It’s important to remember that while employers are primarily searching LinkedIn for potential candidates, they can also find your other social media accounts too. So, keep your Facebook, Twitter, and other public profiles clean and professional at all times.

Get an internship, or volunteer in your community.
According to a study by Millennial Branding, a research firm, 85% of college students believe having an internship is either important or very important for their career. Furthermore, 52% said they hope to have had three or more internships before graduating, and 40% have already completed one internship. Since so many college graduates are looking to internships to gain experience, skills, and networking opportunities, you want to make sure you’re one of them. Try to find companies that are easily recognizable, either in the community or nationally, to help your resume stand out.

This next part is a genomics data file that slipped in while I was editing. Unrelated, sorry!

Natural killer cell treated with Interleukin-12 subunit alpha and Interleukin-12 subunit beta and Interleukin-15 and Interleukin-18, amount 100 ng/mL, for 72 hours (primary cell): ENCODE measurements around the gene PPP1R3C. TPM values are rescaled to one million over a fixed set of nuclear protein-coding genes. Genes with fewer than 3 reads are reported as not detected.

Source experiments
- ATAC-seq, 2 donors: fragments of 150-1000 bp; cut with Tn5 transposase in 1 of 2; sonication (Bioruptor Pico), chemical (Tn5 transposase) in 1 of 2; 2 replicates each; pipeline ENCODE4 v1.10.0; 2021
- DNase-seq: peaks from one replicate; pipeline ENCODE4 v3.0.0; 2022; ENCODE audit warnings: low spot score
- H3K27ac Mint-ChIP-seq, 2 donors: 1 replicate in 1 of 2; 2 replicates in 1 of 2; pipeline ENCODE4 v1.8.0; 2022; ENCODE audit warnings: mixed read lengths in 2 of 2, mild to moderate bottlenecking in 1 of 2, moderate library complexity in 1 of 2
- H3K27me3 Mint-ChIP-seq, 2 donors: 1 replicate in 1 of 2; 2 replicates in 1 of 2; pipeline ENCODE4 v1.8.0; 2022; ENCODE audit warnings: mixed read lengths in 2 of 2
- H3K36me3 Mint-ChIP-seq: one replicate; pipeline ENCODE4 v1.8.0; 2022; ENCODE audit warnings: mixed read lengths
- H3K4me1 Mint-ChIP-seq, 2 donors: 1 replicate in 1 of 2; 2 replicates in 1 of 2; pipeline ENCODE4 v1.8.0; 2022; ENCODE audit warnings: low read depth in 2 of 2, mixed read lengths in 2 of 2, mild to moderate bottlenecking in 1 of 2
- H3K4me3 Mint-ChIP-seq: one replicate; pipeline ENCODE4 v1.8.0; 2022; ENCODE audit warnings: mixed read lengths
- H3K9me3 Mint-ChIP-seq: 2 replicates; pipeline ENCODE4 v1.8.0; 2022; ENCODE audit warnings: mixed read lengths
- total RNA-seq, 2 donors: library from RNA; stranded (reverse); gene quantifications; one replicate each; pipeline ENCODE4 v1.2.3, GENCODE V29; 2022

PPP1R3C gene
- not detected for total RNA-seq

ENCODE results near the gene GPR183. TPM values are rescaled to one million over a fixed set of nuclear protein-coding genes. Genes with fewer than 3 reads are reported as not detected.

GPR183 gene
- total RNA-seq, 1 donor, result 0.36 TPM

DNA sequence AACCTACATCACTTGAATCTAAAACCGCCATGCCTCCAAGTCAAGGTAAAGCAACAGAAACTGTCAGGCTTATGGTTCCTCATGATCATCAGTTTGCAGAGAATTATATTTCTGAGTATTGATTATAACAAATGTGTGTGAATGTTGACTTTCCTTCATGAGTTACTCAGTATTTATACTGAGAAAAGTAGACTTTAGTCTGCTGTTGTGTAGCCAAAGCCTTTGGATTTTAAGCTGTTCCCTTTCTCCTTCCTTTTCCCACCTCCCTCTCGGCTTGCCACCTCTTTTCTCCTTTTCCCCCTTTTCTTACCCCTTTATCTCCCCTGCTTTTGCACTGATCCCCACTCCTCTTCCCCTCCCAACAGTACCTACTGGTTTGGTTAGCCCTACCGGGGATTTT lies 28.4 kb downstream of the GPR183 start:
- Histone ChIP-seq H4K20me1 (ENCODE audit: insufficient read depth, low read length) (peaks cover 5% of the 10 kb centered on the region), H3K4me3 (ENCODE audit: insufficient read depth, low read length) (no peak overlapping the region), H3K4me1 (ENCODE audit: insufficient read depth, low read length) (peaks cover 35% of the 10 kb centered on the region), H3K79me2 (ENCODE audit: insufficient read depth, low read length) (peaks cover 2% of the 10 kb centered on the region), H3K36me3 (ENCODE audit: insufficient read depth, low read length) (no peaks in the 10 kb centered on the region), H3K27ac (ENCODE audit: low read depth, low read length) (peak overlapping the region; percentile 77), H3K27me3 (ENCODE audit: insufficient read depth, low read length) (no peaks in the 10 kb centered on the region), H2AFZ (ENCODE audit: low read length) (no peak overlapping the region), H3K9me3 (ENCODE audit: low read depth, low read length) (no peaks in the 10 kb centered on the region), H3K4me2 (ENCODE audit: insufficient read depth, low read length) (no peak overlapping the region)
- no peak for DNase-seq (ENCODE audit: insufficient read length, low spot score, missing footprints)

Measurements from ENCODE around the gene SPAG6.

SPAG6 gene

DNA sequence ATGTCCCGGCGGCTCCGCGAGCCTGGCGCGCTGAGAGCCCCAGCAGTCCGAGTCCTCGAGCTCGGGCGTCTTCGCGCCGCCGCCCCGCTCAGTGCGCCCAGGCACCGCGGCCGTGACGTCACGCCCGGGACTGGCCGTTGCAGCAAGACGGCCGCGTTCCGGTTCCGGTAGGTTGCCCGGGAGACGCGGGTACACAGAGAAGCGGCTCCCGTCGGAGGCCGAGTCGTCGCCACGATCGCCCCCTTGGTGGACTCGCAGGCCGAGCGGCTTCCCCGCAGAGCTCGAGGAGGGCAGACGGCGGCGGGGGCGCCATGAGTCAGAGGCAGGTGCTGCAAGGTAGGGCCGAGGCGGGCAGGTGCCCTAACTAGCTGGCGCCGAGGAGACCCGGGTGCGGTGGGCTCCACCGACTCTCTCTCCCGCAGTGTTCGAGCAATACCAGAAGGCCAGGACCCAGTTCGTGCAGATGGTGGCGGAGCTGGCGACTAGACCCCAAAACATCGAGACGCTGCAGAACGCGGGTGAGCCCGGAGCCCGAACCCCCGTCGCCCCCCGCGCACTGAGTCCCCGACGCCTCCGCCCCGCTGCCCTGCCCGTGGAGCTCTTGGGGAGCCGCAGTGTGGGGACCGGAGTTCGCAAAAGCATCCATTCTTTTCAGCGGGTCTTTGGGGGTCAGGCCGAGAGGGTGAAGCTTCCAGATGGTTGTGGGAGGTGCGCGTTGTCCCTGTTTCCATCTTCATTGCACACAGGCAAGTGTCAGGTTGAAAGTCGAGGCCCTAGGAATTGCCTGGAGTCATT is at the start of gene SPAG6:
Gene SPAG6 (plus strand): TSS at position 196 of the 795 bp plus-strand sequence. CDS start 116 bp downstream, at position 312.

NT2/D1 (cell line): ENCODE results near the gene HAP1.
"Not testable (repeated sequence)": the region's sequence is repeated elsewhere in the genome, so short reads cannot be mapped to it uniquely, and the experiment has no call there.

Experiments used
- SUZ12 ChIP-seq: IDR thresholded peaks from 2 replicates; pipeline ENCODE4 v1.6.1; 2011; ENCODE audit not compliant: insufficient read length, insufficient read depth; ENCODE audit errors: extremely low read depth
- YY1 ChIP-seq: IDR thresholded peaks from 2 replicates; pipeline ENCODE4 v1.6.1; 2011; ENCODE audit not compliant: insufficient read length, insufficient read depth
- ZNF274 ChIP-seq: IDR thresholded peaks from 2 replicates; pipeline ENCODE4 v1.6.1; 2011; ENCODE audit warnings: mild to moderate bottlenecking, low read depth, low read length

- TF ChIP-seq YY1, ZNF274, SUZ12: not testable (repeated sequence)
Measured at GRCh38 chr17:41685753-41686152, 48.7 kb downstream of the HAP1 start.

In addition to internships, you can also get ahead of the competition by actively volunteering in your community. There are numerous volunteer opportunities to consider, from working at a food pantry to helping build houses for the needy. By volunteering, you not only add valuable skills to your resume, but you also have the opportunity to network with others and do something charitable in the process.

Find a mentor.
We’ve talked about the importance of having a mentor, and the results of Millennial Branding’s survey support our stance. In fact, the survey revealed that 70% of college students have at least one mentor. Among the mentors listed were parents, professors, family, friends, and employers. Having a mentor can help you grow both professionally and personally, and can even help you on your job search. But, finding the right mentor is important to making sure you’re learning all you can. When you’re ready to pick a mentor, check out these five traits of a great mentor first.